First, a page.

Countries occurrence:
Chile; Colombia; Ecuador (Galápagos); Peru
Additional data:
Estimated area of occupancy (AOO) - km2:9Continuing decline in area of occupancy (AOO):Unknown
Extreme fluctuations in area of occupancy (AOO):NoEstimated extent of occurrence (EOO) - km2:2280000
Continuing decline in extent of occurrence (EOO):UnknownExtreme fluctuations in extent of occurrence (EOO):No
Number of Locations:1Continuing decline in number of locations:Unknown
Extreme fluctuations in the number of locations:No
Upper elevation limit (metres):50
Range Map:Click here to open the map viewer and explore range.

Population [top]

Population:On Española, the breeding population was estimated at c. 12,000 pairs in 1970-1971, 15,600-18,200 pairs in 1994 and at least 34,694 adults in 2001. On La Plata Island, there are probably fewer than 10-20 pairs.

Trend Justification:  

Awkerman (2006) showed that adult survival declined between 1999 and 2004. These findings were supported by Anderson et al. (2008), and there is evidence that the population has declined between 1994 and 2007. Recent estimates at Punta Cevallos track declines in the numbers of breeding adults at a mean of 2.3% per annum since 1994, and 6.3% per annum since 2007 (Street 2013). Based on this information, the population is estimated to have declined by 1-19 % over the last 84 years.
Current Population Trend:Decreasing
Additional data:
Continuing decline of mature individuals:Yes
Extreme fluctuations:NoPopulation severely fragmented:No
No. of subpopulations:1Continuing decline in subpopulations:Unknown
Extreme fluctuations in subpopulations:NoAll individuals in one subpopulation:Yes
No. of individuals in largest subpopulation:100

Habitat and Ecology [top]

Habitat and Ecology:Behaviour This species breeds annually, arriving at colonies in late March (with males arriving earlier than females [Huyvaert et al. 2006], and older birds earlier than younger birds) (Harris 1973, Jahncke 2007), and laying from mid-April to late June. Chicks fledge between late December and early January. Some pairs skip breeding in certain years (Jahncke 2007, Street 2013). The age of first breeding is at four to six years of age or more, but individuals return to colonies, typically late in the season, from two years of age (Hirschfeld 2008, ACAP 2009, Street 2013). Habitat Breeding Nesting takes place on sparsely vegetated areas with lava surrounded by boulders (Harris 1973) but also, more recently, in thick scrub vegetation (Anderson et al. 2002). Diet It feeds on squid, fish, and crustaceans (Harris 1973), but scavenging food items disgorged by other species (such as cetaceans and boobies) may be an important feeding strategy (Merlen 1996, Anderson and Cruz 1998). A tracking study showed that during the breeding season, those birds that breed on Española made foraging trips eastwards towards the continental shelf and along the coast of Peru (Awkerman et al. 2014). The small number of birds from La Plata Island made much shorter but more frequent foraging trips to the continental shelf (Awkerman et al. 2014).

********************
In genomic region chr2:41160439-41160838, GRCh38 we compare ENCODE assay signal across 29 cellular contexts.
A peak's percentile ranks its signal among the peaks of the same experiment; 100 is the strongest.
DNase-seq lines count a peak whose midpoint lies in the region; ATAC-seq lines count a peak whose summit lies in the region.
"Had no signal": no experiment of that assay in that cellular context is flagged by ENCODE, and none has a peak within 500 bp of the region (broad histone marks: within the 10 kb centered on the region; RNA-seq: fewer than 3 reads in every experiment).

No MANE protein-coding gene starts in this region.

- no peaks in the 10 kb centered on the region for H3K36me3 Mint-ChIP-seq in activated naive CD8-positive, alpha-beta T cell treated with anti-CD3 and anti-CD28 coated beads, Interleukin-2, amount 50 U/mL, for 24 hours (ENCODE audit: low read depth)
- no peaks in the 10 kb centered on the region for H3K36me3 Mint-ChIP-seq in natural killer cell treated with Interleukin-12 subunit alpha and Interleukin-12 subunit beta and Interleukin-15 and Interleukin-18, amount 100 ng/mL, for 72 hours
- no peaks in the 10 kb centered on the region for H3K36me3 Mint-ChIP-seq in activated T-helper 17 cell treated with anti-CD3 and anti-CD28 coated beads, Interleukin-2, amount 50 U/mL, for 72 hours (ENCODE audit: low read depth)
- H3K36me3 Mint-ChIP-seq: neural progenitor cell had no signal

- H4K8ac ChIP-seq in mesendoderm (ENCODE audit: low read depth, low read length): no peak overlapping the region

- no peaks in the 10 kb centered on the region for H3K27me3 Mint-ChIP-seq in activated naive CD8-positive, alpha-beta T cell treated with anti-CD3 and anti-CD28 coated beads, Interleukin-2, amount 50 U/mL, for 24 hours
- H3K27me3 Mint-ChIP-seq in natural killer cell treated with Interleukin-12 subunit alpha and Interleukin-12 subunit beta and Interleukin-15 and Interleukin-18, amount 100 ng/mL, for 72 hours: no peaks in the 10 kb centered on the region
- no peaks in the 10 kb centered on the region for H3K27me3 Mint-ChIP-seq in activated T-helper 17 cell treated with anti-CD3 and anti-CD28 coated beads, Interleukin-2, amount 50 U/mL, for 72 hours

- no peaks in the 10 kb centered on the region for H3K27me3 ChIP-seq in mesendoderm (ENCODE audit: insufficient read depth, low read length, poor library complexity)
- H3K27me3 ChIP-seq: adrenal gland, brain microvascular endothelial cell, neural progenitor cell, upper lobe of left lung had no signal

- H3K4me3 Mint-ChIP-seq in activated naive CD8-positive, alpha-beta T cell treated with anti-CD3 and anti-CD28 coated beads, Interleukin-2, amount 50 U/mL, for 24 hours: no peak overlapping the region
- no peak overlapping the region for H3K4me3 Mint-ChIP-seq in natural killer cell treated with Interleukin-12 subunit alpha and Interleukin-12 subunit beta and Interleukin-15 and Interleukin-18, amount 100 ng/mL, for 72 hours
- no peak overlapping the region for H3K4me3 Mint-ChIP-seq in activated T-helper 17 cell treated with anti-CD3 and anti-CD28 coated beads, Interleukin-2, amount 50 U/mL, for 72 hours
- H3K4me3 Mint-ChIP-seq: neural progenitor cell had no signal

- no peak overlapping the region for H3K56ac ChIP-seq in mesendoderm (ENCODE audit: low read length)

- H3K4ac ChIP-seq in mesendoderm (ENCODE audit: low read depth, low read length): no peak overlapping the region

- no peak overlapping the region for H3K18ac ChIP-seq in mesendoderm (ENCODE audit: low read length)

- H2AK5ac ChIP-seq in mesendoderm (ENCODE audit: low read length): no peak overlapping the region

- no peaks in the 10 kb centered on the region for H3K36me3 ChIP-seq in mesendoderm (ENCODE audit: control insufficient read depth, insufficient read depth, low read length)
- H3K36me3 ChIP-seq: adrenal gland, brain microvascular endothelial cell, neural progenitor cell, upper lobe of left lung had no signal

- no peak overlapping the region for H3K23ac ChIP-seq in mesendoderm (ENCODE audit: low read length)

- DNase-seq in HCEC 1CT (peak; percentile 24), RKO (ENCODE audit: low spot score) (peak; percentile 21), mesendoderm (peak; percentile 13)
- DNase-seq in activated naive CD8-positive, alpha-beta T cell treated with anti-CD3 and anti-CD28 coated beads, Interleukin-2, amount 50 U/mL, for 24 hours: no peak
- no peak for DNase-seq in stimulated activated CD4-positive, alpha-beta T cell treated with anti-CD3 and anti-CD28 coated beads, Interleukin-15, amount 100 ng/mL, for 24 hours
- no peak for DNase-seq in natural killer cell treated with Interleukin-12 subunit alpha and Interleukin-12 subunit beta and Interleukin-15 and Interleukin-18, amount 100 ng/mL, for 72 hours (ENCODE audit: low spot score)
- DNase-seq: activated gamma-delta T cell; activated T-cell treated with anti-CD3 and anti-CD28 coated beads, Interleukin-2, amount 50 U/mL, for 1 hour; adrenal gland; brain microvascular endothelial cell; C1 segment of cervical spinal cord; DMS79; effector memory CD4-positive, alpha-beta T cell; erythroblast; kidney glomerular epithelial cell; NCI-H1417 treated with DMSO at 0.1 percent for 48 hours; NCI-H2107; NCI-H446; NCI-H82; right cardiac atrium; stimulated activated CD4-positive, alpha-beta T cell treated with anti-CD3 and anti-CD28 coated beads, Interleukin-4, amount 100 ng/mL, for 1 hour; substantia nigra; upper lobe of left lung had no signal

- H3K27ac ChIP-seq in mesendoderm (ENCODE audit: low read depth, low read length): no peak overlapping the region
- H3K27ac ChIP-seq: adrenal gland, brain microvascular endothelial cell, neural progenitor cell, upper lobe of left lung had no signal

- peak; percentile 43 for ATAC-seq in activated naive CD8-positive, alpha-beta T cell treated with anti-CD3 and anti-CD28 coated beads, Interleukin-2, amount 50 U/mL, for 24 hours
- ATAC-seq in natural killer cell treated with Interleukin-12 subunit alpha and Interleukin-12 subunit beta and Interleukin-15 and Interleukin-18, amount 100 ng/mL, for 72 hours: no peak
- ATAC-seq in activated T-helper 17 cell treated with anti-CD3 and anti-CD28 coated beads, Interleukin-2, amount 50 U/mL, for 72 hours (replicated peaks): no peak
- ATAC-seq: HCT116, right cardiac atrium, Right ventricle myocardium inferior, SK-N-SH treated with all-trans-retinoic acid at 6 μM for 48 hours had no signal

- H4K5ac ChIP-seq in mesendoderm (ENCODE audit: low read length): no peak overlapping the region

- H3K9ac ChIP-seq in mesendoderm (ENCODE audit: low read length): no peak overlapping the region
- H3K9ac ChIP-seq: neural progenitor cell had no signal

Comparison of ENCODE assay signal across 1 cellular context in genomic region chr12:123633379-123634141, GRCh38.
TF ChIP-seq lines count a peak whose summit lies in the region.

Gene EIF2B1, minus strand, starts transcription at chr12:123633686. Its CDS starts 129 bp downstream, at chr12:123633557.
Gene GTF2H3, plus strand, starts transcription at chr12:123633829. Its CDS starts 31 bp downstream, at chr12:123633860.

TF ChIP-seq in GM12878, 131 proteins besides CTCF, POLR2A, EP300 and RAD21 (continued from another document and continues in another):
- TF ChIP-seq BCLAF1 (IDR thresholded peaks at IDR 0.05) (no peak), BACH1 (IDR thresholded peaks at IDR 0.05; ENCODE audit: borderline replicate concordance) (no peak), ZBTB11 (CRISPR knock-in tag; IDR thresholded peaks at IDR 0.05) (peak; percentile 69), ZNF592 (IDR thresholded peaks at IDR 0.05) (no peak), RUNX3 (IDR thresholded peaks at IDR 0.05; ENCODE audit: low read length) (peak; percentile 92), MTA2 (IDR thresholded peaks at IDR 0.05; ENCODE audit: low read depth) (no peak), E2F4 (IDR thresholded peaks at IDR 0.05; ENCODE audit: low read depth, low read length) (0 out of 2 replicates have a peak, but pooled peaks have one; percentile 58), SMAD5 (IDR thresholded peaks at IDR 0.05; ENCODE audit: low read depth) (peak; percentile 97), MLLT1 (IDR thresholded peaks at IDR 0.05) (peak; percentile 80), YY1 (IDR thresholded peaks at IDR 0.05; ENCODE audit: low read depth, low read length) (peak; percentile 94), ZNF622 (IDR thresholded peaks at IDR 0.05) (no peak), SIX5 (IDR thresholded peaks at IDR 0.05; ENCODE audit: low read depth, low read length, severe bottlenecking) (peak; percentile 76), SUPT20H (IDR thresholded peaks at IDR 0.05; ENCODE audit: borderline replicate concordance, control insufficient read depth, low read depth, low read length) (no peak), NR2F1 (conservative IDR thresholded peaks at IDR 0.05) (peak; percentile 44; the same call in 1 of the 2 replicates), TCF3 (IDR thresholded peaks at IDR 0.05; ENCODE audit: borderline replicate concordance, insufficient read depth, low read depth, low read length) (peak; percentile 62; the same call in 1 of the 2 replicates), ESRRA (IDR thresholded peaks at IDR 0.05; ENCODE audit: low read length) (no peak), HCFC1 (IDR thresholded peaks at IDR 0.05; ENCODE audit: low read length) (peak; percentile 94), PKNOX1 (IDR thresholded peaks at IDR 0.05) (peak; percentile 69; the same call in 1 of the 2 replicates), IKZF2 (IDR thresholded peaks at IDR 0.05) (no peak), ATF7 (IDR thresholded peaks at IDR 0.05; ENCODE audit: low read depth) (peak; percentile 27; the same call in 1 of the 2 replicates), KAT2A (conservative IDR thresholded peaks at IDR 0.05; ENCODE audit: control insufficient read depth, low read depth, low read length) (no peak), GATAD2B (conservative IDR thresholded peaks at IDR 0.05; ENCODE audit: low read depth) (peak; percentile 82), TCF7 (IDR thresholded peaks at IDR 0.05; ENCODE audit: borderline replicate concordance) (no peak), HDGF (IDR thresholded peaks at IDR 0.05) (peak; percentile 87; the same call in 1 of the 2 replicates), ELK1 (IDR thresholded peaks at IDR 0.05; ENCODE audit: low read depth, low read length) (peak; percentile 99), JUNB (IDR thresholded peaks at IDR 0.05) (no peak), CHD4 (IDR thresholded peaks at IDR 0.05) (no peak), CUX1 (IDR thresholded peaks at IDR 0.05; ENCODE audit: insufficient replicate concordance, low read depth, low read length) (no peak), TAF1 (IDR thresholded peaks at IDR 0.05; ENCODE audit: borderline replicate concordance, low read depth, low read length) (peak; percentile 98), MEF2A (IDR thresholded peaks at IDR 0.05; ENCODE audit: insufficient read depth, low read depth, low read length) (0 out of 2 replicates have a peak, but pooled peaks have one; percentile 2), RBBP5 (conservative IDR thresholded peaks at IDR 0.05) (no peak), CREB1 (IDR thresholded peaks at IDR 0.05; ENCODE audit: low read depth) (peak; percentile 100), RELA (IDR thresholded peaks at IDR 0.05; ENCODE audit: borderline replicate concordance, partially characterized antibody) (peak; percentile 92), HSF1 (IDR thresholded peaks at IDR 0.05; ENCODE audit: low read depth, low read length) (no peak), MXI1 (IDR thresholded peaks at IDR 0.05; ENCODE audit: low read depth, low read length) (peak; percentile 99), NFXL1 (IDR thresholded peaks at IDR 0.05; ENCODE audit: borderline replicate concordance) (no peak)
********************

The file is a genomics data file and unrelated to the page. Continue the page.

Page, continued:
Systems:Terrestrial; Marine
Continuing decline in area, extent and/or quality of habitat:Unknown
Generation Length (years):28.3
Movement patterns:Full Migrant
Congregatory:Congregatory (and dispersive)

Threats [top]

Major Threat(s):

Recent studies indicate lower adult annual survival during 1995-2005 than in the 1960s as a result of direct mortality within some inshore fisheries, both through intentional harvesting for human consumption and incidental bycatch (Awkerman et al. 2006, Jiménez-Uzcátegui et al. 2006). This is supported by reports suggesting that the level of harvesting by fishers to supply food has increased dramatically in recent years (Alfaro-Shigueto et al. 2016). Around the Galápagos Islands, the transition from traditional to more modern fishing techniques such as longlining may pose a threat, as there is evidence of an increasing propensity for the species to follow fishing vessels (Awkerman et al. 2006). Longline fishing operations along the Peruvian and Ecuadorian coasts may therefore also threaten the species (Guillén et al. 2000, H. Vargas and F. Cruz in litt. 2000, Awkerman et al. 2006). Rates of bycatch incidence in the artisanal fishing communities off the coast of Ecuador have been estimated at 0.11 albatrosses/1,000 hooks (Alava and Haase 2011). Analysis of birds caught as intentional and incidental take in inshore fisheries has revealed that a disproportionate number of males are taken, and this appears to be at least partly responsible for a female-biased sex ratio (1.188 females per male) in adults (Awkerman et al. 2007).